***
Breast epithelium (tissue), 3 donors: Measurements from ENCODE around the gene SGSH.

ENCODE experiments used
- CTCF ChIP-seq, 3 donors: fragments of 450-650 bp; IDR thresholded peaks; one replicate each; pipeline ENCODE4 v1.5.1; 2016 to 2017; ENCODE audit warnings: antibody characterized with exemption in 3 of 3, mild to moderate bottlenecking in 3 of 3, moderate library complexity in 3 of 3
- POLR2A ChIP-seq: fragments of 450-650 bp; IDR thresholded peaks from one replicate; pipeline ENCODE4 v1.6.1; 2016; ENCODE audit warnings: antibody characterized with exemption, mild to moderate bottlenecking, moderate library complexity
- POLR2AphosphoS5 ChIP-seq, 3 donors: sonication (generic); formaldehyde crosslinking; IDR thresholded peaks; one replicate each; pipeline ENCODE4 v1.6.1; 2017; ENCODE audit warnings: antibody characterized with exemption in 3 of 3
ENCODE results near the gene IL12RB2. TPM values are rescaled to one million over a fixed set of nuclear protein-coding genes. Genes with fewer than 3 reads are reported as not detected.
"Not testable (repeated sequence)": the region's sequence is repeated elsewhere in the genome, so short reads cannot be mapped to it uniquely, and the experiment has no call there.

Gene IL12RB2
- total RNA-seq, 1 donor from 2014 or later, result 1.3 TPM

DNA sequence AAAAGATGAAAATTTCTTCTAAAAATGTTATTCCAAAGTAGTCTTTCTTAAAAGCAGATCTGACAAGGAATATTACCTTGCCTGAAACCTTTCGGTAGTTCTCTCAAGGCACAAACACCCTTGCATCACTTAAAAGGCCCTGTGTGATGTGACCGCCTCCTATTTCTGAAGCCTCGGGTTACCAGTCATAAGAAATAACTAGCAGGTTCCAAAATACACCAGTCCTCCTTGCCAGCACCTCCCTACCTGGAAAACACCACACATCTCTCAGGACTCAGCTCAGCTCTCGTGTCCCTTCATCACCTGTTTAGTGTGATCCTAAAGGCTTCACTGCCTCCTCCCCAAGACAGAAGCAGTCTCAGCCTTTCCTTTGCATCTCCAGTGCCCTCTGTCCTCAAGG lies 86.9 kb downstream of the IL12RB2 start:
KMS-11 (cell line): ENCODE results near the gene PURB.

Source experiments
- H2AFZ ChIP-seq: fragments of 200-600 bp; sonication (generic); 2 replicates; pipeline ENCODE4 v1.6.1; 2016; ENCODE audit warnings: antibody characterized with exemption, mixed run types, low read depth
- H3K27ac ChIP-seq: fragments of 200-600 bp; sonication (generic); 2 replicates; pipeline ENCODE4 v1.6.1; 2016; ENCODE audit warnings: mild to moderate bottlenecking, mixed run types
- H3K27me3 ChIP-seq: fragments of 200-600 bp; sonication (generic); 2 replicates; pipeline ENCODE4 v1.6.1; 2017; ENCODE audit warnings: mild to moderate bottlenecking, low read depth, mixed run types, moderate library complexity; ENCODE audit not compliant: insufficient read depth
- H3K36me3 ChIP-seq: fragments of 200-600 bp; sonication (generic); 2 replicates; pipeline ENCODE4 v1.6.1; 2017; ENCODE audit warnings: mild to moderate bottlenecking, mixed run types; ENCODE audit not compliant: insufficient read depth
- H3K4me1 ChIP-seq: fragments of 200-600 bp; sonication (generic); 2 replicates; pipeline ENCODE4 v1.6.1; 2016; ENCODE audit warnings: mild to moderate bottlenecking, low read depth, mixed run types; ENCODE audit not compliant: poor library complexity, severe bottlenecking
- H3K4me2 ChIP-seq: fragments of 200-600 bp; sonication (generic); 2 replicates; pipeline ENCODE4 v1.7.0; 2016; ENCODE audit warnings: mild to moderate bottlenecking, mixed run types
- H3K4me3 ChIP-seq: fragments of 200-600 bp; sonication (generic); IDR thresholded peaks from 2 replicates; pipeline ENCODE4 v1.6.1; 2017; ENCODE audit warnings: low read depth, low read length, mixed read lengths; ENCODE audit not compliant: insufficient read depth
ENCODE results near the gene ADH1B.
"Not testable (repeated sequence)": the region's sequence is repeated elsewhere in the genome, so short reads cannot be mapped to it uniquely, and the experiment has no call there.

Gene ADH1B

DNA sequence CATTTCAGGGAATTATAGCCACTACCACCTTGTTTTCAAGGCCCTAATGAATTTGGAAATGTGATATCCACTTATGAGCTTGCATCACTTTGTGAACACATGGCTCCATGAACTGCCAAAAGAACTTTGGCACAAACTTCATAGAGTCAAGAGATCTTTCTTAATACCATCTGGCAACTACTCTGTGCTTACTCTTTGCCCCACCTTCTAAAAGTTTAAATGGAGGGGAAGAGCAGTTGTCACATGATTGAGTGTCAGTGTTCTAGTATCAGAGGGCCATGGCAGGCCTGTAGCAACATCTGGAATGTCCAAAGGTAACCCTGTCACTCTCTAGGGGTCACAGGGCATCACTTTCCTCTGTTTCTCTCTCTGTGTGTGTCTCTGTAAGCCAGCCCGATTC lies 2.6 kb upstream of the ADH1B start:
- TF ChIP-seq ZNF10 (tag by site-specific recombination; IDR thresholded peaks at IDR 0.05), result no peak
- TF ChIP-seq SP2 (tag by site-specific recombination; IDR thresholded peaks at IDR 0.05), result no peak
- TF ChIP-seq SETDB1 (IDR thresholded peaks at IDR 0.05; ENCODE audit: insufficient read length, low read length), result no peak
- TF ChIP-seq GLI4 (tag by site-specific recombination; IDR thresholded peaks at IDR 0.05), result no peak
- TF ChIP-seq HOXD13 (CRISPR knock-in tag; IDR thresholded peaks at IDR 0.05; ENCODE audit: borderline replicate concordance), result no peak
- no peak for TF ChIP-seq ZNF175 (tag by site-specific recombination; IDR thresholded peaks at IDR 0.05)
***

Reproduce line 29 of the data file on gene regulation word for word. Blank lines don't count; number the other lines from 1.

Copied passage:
- no peak for TF ChIP-seq ZNF175 (tag by site-specific recombination; IDR thresholded peaks at IDR 0.05)